Chiray Fitton, Principal at Montessori International College presented at our School Marketing Aforia in Brisbane. Recently we noticed her email footer included this text “I recognise the land of the Aboriginal people upon whose lands I live and work today. I acknowledge our ancestors and elders, past and present.” This is not a requirement in emails, but an increasingly common statement when opening public events in Australia, so we asked about her rationale in including it.
Chiray explained “It is something I felt compelled to include in my email signature as it is both necessary and important with regard to ‘living’ both the values of our learning community and those of Montessori philosophy. The decision to include an acknowledgment such as this (re the staff) is never mandatory (nothing in a Montessori school is, as it must come from self). In saying this, we as a learning community are fortunate as we share these values and the acknowledgement is inevitably expressed school wide via many mediums without the need to mandate.”
The decision to include it is consistent with the work of the > Montessori Children’s Foundation
Question: Are there things your school have been asked to do but been reluctant to. Are there ways you proactively express your school’s uniqueness which may be considered counter-cultural to the general population? Comments can be published anonymously if requested.
Video is becoming an increasingly important part of school marketing. Some schools can afford to have professionals on their team. Most can’t. If you would like to include more videos but are daunted by them the Vimeo Video School is a wonderful resource. The series of videos start with the basics. They say of themselves “Learn how to make better videos through lessons, tutorials, and sage advice from us, your friendly personal creativity consultants.”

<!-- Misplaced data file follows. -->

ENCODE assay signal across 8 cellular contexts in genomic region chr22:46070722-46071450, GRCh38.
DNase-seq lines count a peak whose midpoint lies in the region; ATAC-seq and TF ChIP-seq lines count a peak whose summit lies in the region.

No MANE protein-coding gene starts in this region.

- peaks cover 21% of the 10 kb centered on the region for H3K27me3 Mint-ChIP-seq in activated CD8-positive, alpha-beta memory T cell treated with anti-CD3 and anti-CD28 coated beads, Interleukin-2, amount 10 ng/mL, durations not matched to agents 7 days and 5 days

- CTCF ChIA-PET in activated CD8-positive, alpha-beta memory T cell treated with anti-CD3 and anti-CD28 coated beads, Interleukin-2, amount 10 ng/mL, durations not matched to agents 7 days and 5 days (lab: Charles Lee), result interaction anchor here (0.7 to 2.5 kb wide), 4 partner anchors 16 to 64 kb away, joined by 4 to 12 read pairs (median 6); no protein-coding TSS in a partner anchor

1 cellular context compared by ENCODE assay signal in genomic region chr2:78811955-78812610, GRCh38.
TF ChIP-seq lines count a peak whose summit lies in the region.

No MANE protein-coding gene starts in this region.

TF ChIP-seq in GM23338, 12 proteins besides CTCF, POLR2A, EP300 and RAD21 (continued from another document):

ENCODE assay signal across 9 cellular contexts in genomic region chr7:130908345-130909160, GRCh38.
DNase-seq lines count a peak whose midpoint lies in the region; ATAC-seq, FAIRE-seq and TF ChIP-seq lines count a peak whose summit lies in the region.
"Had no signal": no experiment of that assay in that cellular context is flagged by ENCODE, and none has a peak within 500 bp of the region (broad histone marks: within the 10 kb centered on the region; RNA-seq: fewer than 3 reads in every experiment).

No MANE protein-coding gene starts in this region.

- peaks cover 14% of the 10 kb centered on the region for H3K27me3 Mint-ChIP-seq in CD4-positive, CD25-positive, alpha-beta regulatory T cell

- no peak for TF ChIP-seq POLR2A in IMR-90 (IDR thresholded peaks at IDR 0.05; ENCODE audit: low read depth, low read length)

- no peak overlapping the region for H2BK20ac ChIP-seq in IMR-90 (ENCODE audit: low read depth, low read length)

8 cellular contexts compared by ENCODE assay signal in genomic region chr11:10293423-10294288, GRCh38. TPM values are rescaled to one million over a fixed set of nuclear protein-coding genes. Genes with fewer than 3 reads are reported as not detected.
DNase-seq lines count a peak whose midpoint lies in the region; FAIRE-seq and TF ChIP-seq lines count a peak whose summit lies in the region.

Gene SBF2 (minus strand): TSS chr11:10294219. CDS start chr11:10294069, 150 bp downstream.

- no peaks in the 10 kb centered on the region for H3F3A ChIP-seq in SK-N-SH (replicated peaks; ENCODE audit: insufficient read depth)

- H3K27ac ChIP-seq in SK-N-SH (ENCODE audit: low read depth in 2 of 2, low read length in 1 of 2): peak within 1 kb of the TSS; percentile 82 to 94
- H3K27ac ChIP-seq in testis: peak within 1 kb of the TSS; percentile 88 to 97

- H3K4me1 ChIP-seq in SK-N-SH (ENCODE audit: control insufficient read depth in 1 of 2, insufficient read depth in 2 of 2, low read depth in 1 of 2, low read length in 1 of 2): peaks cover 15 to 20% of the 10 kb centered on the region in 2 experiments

Is there an ideal size for a school? What about your school? I attended a secondary school of 1,200 people from Year 7 to 12. I enjoyed school and didn't think of the size. It just was. However when organising our 20 year reunion there were names of people I had never heard of. I realised that there were many students who never crossed my path,or shared a class with me. Several independent schools have opened nearby and my former school now has less than 900 students.
Covenant Christian School where I am given great freedom to experiment with marketing is growing. It has gone from 740 to over 870 students and expects to be over 900 in the next two years. Back in 1978 the pioneers thought 300 students would be a large school. This continued growth raises challenges. As a preschool to Year 12 school the growth is concentrated in the Secondary School Year 7 to 12. That means new buildings, reassigning play space, additional staff and parking.